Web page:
Do you have models, data, systematic review, cases, or instructional designs that suggest how our nation can succeed in diversifying the cybersecurity workforce?
Call for Abstracts for the Cybersecurity Skills Journal's (CSJ) Special Issue: Diversifying the Cybersecurity Workforce is now open: https://nationalcyberwatchcenter.wildapricot.org/event-4157377
Little is known about the factors that influence the interest, engagement, development, recruitment, retention, and advancement of broadening participation in cybersecurity functions and roles that could expand and enhance the cybersecurity talent pool. In this Special Issue, CSJ invites practitioners, scholars, and educators to propose or report systematic and rigorous investigations of the contributing causes, mediating or moderating influences, and evidence-based solutions for diversifying the cybersecurity workforce with a paper proposal or draft abstract that conforms to the structured abstract format specified in the Cybersecurity Skills Journal Author Guidelines.
If you have questions about CSJ or are uncertain what next steps to take to produce a structured abstract, please attend the Frequently Asked Questions (FAQ) and Abstract Development Workshop on February 17, 2021 at 4:00 pm (EST). Free registration at https://nationalcyberwatchcenter.wildapricot.org/event-4163604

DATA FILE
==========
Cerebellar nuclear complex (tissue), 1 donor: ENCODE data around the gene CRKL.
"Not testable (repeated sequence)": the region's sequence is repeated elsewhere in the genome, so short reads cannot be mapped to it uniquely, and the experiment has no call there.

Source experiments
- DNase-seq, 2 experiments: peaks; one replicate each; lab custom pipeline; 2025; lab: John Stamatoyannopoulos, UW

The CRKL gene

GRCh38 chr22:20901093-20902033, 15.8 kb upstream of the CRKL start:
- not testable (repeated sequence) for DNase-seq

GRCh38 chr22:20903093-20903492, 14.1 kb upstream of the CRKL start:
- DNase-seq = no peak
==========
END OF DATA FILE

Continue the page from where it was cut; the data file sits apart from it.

CSJ (https://csj.nationalcyberwatchcenter.org) seeks to raise the capability maturity of the cybersecurity workforce through open and free dissemination of research on evidence-based practices and private access to digital tools and practice guides, utilizing a unique constructive process in which large peer reviewer panels assist authors in developing their research towards a scholarly rigorous, practically relevant publication in CSJ.
Full disclosure: I'm on the Editorial Board of CSJ.
REMINDER: While CSJ is accepting submissions until July 1st, 2021, early submission ensures that your abstract receives the most support and assistance from peer reviewers.
If you are considering submitting to CSJ, we highly recommend that you attend a Paper Development Workshop.
In the Paper Development Workshop (PDW), you will have an opportunity to work with members of the Cybersecurity Skills Journal Editorial Board and Peer Review Panel members in virtual breakout rooms during which prospective authors may present an idea for, or draft of, a manuscript reporting evidence-based practices, theoretical frameworks, or case studies of skilled application or instruction of cybersecurity tactics, techniques, and procedures (TTPs). Our focus for this year's PDW sessions is developing manuscripts for publication in the 2021 Special Issue on Diversifying the Cybersecurity Workforce.
The purpose of the PDW is two-fold. First, we aim to provide participants insights into the actionable steps they should take to make their research more relevant for cybersecurity practitioners, instructors, and/or researchers. Second, we provide practitioner and scholar authors with developmental feedback on their current projects related to advancing the assessment, development or implementation of cybersecurity skills.